Turkey, a member of NATO and an ally of the United States, is reportedly supporting an effort by Arab nations and NGOs to fund radical Islamist rebel forces in Syria.
The report, published last week in Foreign Policy magazine, quoted Iraqi National Security Adviser Faleh al-Fayyad who warned that Qatar and other Arab nations, as well as nongovernmental agencies were funding the Syrian Jabhat al-Nusra – the Al Nusra Front terrorist organization.
Fayyad told columnist Blake Hounshell through a translator that Turkey was aware of the financing to Al Nusra Front – which appears on the U.S. government’s official list of banned terror groups -- and had agreed to it. “These are the same sources that finance Al Qaeda,” Hounshell quoted Fayyad as saying. “In times of crisis, some countries use Al Qaeda; some countries make peace with Al Qaeda.”
Al-Nusra Front is among the 13-member rebel Islamic Front for the Liberation of Syria, many of whose members are terrorist organizations linked to Al Qaeda and global jihad. They are dedicated to installing a government led by Shari’a (Islamic law), in much the same style as Iran and Saudi Arabia.
“Very frankly, elements of Al Qaeda are very active in certain parts of Syria,” Hounshell quoted Fayyad as saying, comparing Turkey’s role of hosting and facilitating armed groups to that of Syria at the height of the insurgency in Iraq. The Iraqi leader claimed that Turkey, Qatar and other Arab nations had pushed the uprising in Syria.
However, Fayyad made it clear his nation felt no major compulsion to offer support to Syrian President Bashar al-Assad, either. “Bashar al-Assad has hurt Iraq the same as Saddam Hussein,” commented Iraqi parliamentarian Yassin Maijid, a member of Fayyad’s delegation to Washington.
However, both lawmakers – who were in Washington for talks with U.S. officials -- expressed concern about the rise of Jabhat al-Nusra, which they noted has ties to Al Qaeda in Iraq.
U.S. Secretary of State John Kerry told at a news conference on March 5 in Doha with Qatar's Prime Minister and Foreign Minister Sheikh Hamad bin Jassim bin al-Thani that Washington was increasingly confident that weapons sent by others to the Syrian opposition were going to moderate forces -- rather than to Islamic extremists.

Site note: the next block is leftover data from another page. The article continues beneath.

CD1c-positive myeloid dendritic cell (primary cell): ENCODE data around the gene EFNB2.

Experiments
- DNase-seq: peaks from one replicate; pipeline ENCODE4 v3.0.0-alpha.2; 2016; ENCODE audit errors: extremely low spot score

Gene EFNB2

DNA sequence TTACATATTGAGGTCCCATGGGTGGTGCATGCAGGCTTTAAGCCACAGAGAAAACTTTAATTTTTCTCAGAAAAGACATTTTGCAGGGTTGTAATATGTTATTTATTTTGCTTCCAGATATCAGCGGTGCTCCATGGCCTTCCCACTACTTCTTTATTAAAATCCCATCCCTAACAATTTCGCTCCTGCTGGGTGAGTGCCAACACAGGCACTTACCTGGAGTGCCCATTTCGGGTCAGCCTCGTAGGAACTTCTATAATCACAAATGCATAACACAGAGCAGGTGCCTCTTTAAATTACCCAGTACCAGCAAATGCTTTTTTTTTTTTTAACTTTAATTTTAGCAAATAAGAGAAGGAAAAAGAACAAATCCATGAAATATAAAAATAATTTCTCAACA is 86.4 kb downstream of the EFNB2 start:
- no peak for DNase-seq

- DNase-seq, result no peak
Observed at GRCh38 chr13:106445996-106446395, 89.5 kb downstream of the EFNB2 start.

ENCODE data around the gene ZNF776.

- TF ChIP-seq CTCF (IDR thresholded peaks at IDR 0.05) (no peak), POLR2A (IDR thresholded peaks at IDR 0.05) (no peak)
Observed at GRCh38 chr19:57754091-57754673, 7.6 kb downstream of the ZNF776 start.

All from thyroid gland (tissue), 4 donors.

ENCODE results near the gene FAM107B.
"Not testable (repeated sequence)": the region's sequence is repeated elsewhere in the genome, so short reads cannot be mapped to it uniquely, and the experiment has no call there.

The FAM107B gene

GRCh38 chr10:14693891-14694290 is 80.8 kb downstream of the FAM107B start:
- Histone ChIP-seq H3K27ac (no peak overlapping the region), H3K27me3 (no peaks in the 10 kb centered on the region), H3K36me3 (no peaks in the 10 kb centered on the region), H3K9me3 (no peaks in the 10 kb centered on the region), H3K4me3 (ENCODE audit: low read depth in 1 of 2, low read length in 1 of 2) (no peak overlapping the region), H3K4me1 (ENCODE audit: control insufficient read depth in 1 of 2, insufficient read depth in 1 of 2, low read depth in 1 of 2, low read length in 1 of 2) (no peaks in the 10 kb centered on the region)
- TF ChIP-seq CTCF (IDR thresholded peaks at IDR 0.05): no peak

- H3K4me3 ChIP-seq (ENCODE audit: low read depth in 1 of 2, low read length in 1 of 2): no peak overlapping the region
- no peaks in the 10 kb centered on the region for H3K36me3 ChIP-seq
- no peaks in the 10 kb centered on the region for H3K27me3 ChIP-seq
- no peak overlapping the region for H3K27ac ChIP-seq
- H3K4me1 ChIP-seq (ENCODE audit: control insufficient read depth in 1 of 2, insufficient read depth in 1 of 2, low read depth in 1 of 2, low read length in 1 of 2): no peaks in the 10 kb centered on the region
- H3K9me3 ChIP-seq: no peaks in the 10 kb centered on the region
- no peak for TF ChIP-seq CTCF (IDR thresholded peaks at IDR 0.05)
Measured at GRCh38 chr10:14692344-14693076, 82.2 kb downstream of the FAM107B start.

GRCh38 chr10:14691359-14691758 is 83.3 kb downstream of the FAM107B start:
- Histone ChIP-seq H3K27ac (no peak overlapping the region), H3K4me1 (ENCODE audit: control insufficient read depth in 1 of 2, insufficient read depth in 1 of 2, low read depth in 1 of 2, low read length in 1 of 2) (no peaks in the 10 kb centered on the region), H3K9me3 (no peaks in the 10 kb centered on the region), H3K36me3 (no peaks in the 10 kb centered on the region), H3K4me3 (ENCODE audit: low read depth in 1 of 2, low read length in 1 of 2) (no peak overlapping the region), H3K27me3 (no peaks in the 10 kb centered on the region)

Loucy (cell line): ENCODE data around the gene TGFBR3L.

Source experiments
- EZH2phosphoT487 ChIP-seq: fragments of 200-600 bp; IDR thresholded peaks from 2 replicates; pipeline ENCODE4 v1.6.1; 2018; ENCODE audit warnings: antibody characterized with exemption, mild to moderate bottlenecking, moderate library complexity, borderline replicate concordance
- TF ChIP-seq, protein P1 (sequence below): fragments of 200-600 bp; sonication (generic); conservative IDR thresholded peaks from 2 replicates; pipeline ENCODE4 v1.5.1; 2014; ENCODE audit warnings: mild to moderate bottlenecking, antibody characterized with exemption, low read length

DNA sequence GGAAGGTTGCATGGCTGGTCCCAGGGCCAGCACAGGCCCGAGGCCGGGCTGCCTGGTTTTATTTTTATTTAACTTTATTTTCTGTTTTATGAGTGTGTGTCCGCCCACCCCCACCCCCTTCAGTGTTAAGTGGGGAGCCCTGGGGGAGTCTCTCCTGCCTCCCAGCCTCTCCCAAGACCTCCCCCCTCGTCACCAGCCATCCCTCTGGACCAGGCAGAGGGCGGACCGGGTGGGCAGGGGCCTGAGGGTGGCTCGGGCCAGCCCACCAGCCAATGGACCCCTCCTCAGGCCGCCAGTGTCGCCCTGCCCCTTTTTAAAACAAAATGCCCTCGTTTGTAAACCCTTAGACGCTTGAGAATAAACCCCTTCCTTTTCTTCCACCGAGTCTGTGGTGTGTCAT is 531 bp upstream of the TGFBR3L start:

Fayyad's visit to Washington last week was specifically aimed at contradicting that belief, and raising Washington's awareness of the apparent two-way street that Qatar and other regional players appear to be traveling -- including America's ally, Turkey -- and to warn the Obama administration that not everything in the Middle East appears as it might seem.
Kerry announced at a meeting in Rome two weeks ago that the United States will provide $60 million in "immediate" non-lethal aid to hand-picked Syrian rebel groups, making it clear the assistance would go to mainstream opposition groups, not to radical jihadists. At the same event, UK Foreign Secretary William Hague announced that Britain would join the United States in training and equipping opposition forces in their fight to oust Syrian President Bashar al-Assad from power.
Both nations, members of NATO, also supported NATO's recent deployment of Patriot missiles along Turkey's border with Syria, at Turkey's request. Ankara asked NATO for the weaponry, and military personnel to operate the anti-missile defense system as protection against the escalating spillover from the savage civil war raging across the border in Syria. A number mortar shells and several missiles had landed in Turkish territory in recent months, prompting the request late last year. The Patriot system was deployed in January 2013.